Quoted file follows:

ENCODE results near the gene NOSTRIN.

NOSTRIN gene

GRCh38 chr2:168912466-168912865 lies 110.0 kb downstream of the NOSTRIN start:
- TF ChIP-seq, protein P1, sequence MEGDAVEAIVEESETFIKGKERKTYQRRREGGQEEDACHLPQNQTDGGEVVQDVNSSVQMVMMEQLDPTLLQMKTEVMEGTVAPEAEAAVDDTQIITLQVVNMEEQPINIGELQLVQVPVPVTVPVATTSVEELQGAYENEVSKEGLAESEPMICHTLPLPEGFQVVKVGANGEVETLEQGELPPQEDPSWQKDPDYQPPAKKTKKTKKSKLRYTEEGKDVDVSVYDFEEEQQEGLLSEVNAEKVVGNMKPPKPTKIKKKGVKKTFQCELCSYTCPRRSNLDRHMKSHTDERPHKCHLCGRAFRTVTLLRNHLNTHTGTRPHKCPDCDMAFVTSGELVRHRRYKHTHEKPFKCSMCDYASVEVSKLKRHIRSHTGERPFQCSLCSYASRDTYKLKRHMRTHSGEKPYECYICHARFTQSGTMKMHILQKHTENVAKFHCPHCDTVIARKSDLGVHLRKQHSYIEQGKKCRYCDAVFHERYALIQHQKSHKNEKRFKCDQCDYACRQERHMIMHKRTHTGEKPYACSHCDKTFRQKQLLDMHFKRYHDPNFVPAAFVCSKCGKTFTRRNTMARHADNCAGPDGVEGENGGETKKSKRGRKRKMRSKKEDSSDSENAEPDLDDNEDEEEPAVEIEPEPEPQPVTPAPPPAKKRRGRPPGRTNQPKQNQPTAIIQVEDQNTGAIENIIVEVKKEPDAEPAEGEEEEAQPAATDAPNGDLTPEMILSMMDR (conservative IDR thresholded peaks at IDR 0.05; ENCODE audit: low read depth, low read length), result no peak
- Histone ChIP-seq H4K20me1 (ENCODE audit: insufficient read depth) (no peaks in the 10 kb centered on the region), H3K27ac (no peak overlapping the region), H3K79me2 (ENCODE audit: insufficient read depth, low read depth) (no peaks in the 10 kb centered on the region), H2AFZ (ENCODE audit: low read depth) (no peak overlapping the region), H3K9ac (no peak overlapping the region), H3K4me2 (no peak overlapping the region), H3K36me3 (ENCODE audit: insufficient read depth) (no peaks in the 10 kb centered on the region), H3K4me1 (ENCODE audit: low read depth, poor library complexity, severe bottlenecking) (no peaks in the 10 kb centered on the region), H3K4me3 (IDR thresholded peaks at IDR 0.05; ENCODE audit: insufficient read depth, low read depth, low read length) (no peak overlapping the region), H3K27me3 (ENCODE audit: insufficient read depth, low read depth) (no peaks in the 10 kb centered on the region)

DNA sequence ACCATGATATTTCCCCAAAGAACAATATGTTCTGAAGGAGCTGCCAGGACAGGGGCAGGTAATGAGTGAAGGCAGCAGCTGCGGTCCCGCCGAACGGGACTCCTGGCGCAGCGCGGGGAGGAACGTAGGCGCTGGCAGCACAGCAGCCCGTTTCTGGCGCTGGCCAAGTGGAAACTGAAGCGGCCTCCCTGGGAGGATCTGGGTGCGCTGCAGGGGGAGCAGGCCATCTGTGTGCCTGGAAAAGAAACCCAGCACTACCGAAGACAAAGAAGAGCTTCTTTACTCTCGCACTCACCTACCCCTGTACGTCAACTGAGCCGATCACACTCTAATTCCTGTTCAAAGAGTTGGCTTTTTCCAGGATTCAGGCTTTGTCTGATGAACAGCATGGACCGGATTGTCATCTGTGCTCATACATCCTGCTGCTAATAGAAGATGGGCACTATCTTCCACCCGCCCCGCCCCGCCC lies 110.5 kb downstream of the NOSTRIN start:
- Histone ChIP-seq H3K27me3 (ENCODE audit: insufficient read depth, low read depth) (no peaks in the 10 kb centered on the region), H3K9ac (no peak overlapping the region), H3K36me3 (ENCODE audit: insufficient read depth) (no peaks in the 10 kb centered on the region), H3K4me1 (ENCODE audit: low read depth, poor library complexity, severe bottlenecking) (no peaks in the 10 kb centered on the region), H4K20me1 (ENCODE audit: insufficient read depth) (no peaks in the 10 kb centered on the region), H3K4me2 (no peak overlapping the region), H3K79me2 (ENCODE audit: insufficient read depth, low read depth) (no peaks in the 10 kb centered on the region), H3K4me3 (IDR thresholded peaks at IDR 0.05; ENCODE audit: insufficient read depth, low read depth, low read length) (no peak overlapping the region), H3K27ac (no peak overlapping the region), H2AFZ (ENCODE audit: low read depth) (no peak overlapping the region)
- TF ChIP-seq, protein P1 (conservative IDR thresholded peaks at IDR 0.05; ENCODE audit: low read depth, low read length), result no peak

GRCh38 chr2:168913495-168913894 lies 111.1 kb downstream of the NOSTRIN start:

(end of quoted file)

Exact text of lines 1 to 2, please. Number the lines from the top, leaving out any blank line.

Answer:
ENCODE results near the gene NOSTRIN.

NOSTRIN gene